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In the World of Fantasy Literature, David Eddings Is Truly Magic

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No one would ever accuse fantasy author David Eddings of being too complicated. Although he's known for several trilogies and five-part epics, Eddings creates fantasy worlds that seem like Middle-Earth for second graders. So, then, why are they so much damn fun to visit?

I found Pawn of Prophecy, the first book in Edding's first big epic The Belgariad, when I was in grade school, which was the perfect time. See if this story sounds familiar: A young boy learns he's secretly not only the heir to a far-off kingdom, but destined to fight the evil god who lives on the other side of the world. As he journeys through a variety of countries where the peoples generally all share one outstanding characteristic — Sendarian are simple but steadfast, Drasnians are sly and generally spies — a large group of lovable characters help him on his journey, most notably a cantankerous old wizard of immense power.


Sound familiar? It's the standard formula that virtually every fantasy writer follows, and 99% of them feel like the Tolkien rip-offs they are. But somehow, not Eddings. While all the standard pieces are there, and the adventure of young Garion as he coming into his birthright and fights the vengeful, scarred god Torak hits all the same marks, there's something about David Eddings' fantasy that makes this journey as fascinating as when Frodo Baggins delivered his ring — and sometimes, more fun.

A large part of The Belgariad and The Mallorean's appeal is how the epic begins, with young Garion growing up on a simple farm with no notion of his destiny. The book and the writing starts out very soberly, but Eddings' simplicity matches the experience of youth well, and as Garion grows up, so does Edding's prose. We really feel Garion growing up in a way few other book series can hope to accomplish, and it ties us emotionally to him as he slowly learns about his world and his fate.


That world, of course, is almost cartoonishly simple. Where Tolkien's Middle-Earth is rich in historical detail and complexity, the setting of Eddings' Belgariad (and its sequel epic, The Mallorean) is… well, efficient might be the best way to put it. Again, the countries each have one broad stereotype that virtually all of the inhabitants share. Besides the aforementioned countries of Sendaria and Drasnia, there's Cherek, which are essentially Vikings, and Tolnedra, a smallish empire clearly based on Ancient Rome. At least the Angaraks — the evil people devoted to worship of Torak — have a few countries of their own, including the Thulls (dumb), the Nadraks (more self-interested than outright evil) and the Murgos (just outright evil). There is an ancient history to know, but it literally only affects Garion and his group. And the world's system magic is equally simple — the Will and the Word, with the only rule being you can't unmake something (or you blow up).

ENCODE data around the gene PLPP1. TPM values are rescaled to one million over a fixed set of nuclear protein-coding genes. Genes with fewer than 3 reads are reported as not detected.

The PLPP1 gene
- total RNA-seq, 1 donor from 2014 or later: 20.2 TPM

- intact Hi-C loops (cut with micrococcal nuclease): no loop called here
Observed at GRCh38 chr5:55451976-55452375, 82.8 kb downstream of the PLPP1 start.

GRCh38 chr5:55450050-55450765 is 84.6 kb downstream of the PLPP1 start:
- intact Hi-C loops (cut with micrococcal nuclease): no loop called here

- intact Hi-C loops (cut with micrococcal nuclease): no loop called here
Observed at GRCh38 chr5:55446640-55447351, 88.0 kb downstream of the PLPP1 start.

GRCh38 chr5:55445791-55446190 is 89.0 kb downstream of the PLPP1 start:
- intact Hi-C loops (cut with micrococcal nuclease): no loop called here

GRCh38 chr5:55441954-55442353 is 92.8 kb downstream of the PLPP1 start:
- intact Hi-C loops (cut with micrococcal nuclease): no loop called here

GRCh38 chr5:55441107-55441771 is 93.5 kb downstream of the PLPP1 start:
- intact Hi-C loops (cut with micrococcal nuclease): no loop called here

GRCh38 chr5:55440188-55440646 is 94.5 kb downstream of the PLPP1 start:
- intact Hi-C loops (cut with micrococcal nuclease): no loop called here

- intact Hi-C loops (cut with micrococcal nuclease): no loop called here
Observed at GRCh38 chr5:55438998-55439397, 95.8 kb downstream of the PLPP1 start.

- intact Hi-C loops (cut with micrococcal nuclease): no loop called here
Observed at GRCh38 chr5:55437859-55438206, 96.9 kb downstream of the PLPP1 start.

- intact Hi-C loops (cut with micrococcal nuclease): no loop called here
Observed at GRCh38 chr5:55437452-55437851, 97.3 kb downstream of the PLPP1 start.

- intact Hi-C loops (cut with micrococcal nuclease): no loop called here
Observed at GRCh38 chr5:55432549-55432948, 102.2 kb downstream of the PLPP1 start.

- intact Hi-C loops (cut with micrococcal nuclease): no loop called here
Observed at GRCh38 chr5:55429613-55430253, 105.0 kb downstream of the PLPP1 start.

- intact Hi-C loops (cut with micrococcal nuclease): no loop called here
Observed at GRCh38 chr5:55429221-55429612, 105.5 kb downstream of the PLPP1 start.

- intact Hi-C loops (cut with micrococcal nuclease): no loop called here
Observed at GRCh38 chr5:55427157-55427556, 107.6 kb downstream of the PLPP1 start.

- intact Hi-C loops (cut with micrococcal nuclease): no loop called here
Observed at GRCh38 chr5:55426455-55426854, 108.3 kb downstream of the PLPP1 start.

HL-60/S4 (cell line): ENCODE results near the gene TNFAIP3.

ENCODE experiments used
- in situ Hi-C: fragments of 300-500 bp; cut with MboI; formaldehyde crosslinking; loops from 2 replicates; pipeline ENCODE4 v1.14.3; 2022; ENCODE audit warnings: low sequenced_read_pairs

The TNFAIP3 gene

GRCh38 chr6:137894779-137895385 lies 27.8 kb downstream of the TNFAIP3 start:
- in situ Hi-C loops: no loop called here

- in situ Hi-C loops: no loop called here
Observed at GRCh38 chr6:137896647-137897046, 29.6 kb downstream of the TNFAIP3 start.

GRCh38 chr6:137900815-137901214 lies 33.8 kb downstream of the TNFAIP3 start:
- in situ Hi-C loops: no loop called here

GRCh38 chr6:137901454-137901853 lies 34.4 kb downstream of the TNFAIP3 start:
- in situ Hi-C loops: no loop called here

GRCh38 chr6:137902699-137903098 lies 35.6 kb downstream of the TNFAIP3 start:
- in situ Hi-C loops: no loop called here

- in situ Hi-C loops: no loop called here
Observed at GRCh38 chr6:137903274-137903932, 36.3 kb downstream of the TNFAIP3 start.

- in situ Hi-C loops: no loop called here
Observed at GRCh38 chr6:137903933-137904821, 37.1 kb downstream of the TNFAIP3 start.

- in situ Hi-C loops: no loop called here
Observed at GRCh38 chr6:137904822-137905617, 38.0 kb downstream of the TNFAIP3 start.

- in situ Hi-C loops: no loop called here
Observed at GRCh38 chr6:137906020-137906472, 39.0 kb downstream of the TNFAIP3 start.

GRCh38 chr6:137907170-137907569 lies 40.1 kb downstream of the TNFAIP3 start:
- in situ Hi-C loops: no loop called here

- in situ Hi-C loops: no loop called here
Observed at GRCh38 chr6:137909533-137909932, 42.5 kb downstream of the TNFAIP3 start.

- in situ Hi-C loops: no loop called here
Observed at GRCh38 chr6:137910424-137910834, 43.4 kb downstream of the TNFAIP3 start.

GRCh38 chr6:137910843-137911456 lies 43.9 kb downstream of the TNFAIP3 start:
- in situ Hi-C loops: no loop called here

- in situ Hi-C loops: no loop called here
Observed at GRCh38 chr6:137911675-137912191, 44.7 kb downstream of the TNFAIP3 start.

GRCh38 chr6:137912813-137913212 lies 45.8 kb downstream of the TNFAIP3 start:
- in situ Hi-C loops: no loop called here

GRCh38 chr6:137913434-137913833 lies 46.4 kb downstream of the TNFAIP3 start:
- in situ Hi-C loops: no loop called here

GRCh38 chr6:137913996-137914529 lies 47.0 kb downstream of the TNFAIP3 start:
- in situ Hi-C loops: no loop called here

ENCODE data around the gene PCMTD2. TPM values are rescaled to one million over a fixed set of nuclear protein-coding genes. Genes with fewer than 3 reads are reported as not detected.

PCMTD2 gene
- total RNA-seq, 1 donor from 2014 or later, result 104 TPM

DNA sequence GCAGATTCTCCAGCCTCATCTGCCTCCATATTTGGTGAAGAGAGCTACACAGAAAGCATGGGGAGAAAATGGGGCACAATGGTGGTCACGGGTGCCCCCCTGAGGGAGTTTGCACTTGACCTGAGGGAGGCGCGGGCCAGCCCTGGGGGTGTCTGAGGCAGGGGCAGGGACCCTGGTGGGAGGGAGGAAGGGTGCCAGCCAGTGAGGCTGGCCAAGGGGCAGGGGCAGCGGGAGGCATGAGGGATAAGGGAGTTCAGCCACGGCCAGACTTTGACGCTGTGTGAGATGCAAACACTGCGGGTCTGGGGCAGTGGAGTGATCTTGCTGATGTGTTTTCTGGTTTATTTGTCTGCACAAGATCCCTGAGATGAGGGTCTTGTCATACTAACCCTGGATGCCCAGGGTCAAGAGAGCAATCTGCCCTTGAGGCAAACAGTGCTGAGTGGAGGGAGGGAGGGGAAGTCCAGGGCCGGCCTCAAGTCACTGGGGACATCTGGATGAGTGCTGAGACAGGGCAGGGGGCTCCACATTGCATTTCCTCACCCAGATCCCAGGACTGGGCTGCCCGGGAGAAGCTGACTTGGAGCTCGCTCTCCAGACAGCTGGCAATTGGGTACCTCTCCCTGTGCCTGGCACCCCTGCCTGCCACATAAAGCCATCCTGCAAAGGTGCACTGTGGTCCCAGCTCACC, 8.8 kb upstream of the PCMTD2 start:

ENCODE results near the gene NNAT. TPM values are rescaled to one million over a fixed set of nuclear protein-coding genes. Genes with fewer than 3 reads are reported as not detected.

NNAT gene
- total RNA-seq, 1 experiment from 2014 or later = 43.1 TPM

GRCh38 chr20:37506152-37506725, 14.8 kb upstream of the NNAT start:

So what makes this world so compelling? Without any doubt, its characters. David Eddings has a knack for writing characters you want to hang out with, whether you're 8 or 48. The Belgariad and The Mallorean have a huge cast, and I've mentioned how easy it is to identity with the protagonist, Garion, but every character is someone you'd love to have as a friend. Belgarath the sorcerer is exactly like Gandalf if he was fun. Belgarath gets drunk, flirts, and raises hell, even though he's the most powerful wizard on the planet. Silk is a Drasnian spy and thief who is as ready with a quip as his daggers. Then there's Mandorallen, a knight whose allegiance to chivalry utterly obliterates his common sense.

And they're all funny, because David Eddings is screamingly good at dialogue. Perhaps the dialogue isn't so brilliant that he makes these characters feel fully realized, but it definitely achieves pure entertainment. For just one small example, please see this scene from Magician's Gambit (book 3 of The Belgariad) in which Silk has just thrown the evil assassin Brill off a high cliff:

"What was that?" Belgarath asked, coming back around the corner.

"Brill," Silk replied blandly, pulling his Murgo robe back on.

"Again?" Belgarath demanded with exasperation. "What was he doing this time?"

"Trying to fly, last time I saw him." Silk smirked.

The old man looked puzzled.

"He wasn't doing it very well," Silk added.

Belgarath shrugged. "Maybe it'll come to him in time."

"He doesn't really have all that much time." Silk glanced out over the edge.

From far below - terribly far below - there came a faint, muffled crash; then, after several seconds, another.

"Does bouncing count?" Silk asked.

Belgarath made a wry face. "Not really."

"Then I'd say he didn't learn in time." Silk said blithely.

But while the characters are all clever and funny, but they aren't too clever, or too funny. They're not particularly self-aware, which keeps them from feeling like Eddings is trying too hard. There's no quip fatigue, as sometimes happens with Joss Whedon's earlier works or Kevin Smith movies. These are just funny, funny characters and getting to hang out with them for 10 full books is a delight — a delight that I get to reexperience every time I reread them (and I reread them every few years, at least).


David Eddings isn't the best fantasy author, and his world-building is, to put it kindly, lacking. But what Eddings achieves that so few authors do is to provide utter and total entertainment from start to finish over the course of these 10 books (and again in his later, separate trilogies The Elenium and The Tamuli). Eddings may have created a simple world, but it's one I've looked forward to returning to — much more than Tolkien, Robert Jordan, or even George R.R. Martin. And if that's not magic, what is?

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